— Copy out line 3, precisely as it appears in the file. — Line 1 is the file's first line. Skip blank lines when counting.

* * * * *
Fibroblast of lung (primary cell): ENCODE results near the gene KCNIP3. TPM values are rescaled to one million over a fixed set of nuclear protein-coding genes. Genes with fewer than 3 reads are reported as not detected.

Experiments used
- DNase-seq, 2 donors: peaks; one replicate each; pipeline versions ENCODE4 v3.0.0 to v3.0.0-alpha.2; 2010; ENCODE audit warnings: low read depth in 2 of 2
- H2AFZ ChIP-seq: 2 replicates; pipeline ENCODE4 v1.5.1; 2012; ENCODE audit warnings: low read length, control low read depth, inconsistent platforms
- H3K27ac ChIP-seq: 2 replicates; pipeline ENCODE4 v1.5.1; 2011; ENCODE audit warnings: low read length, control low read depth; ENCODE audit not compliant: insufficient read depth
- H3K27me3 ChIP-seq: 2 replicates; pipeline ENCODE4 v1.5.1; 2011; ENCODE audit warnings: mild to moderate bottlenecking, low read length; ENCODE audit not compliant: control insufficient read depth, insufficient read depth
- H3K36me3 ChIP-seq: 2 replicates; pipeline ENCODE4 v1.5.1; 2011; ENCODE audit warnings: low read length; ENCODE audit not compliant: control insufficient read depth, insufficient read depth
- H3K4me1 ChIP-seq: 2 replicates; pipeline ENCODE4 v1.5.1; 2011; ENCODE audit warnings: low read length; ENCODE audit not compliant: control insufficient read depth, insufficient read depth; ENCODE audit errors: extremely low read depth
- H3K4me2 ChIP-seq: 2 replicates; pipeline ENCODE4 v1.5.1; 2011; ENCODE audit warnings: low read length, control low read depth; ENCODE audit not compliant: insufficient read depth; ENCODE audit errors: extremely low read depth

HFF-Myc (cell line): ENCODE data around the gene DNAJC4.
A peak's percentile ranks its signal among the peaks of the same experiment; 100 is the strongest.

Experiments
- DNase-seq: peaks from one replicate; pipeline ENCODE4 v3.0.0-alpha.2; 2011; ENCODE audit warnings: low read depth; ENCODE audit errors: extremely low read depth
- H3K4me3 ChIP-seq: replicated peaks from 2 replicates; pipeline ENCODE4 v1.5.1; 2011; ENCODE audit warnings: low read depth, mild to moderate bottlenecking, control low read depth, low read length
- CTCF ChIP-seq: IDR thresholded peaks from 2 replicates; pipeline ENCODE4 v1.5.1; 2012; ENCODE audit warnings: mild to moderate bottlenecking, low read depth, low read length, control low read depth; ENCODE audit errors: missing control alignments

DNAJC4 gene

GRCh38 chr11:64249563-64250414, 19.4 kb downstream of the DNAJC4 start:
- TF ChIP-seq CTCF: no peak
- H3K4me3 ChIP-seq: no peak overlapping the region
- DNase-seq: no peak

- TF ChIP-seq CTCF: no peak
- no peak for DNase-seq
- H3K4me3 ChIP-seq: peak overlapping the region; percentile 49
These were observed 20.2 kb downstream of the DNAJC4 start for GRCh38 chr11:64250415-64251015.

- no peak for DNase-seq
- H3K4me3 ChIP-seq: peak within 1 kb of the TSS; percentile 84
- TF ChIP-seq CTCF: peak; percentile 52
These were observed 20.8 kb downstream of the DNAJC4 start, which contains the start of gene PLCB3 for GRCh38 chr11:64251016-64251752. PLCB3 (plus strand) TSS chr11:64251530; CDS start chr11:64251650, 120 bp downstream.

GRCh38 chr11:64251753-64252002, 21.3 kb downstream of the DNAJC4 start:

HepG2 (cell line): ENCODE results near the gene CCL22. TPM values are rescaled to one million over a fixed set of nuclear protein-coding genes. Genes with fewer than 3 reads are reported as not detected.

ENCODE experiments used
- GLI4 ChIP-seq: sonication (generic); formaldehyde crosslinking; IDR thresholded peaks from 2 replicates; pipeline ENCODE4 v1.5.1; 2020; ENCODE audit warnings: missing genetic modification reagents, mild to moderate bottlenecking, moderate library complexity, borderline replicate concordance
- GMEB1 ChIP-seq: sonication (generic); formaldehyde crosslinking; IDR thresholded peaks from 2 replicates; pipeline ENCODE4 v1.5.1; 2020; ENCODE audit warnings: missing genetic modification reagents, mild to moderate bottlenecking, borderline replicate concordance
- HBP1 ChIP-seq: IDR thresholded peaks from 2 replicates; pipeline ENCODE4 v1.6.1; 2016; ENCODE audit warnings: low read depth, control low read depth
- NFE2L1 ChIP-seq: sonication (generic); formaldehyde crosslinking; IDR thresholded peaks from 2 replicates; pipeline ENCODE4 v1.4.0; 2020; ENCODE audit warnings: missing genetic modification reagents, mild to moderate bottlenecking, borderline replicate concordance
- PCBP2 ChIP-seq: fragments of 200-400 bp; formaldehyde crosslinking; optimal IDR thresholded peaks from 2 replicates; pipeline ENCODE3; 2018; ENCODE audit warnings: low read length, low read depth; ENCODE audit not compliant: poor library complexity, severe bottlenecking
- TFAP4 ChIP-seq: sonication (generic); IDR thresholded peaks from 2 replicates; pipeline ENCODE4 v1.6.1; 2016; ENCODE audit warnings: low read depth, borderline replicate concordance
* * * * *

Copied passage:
- DNase-seq, 2 donors: peaks; one replicate each; pipeline versions ENCODE4 v3.0.0 to v3.0.0-alpha.2; 2010; ENCODE audit warnings: low read depth in 2 of 2